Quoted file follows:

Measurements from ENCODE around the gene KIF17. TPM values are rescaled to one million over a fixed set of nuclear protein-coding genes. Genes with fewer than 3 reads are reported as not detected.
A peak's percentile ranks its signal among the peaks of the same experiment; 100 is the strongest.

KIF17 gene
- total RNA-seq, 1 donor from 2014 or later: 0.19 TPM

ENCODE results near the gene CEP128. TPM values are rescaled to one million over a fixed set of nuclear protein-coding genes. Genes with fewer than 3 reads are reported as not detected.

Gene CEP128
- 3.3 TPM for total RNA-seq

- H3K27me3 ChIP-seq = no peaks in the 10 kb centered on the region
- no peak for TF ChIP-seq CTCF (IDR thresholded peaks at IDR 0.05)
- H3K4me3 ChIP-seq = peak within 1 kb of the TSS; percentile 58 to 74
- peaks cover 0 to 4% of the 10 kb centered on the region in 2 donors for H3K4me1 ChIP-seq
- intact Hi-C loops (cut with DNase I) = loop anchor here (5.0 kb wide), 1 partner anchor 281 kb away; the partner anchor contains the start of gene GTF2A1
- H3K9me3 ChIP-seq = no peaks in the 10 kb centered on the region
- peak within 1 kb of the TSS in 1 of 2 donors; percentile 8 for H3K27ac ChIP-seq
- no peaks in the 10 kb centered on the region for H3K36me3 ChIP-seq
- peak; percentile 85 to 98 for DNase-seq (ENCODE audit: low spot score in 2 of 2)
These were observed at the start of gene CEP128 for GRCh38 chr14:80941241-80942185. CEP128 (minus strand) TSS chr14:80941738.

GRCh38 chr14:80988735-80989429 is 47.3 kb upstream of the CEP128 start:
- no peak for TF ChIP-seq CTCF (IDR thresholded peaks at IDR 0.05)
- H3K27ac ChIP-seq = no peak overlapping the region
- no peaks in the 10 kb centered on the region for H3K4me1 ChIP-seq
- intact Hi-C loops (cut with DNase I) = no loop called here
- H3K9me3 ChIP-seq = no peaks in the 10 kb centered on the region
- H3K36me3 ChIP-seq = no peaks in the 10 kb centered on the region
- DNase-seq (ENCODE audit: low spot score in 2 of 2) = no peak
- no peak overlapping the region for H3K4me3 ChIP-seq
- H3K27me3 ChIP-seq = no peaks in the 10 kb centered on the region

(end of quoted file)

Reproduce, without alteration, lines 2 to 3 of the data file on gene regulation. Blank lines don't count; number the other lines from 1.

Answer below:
A peak's percentile ranks its signal among the peaks of the same experiment; 100 is the strongest.

KIF17 gene